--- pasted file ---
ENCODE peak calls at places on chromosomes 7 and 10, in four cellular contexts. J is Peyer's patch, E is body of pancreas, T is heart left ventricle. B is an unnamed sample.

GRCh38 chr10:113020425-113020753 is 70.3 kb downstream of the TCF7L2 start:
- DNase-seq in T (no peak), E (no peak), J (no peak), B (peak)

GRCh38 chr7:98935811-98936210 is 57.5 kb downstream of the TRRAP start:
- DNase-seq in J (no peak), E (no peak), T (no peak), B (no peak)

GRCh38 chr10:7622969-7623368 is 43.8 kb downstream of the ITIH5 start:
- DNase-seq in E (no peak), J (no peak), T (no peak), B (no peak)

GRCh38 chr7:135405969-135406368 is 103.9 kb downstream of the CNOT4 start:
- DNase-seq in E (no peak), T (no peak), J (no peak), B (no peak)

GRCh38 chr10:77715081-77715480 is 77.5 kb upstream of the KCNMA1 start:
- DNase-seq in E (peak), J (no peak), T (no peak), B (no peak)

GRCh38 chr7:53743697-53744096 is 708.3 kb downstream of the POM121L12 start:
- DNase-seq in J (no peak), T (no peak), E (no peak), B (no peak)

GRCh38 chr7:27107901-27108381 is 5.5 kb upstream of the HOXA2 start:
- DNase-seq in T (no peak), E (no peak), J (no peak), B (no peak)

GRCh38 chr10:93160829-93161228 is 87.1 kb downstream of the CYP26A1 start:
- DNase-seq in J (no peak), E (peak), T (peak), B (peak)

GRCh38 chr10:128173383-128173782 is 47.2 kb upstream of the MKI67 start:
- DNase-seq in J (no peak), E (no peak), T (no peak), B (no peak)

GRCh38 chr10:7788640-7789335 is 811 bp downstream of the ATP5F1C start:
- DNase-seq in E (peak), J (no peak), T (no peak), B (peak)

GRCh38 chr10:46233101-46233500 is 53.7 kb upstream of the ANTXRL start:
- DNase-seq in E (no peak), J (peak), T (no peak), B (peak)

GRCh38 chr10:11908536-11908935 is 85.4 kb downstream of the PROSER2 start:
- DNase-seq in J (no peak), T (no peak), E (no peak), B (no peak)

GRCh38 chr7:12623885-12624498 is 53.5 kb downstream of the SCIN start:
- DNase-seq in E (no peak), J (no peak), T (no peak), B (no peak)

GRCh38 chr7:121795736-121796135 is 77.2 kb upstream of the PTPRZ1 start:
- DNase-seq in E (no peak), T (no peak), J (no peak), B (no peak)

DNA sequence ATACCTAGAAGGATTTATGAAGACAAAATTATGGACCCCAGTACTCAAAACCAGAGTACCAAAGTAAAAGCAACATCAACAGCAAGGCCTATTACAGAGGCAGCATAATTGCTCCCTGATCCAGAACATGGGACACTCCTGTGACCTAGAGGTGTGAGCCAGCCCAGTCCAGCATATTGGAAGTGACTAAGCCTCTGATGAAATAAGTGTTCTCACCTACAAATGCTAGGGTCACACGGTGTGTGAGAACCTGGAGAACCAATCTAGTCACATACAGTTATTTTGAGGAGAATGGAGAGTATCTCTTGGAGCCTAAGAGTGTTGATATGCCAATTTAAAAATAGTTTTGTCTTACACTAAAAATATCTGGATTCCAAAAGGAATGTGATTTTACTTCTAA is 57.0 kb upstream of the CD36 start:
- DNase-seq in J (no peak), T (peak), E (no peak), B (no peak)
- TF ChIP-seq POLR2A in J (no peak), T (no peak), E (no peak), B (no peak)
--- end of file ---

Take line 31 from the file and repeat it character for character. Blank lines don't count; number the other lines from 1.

- DNase-seq in J (no peak), T (peak), E (no peak), B (no peak)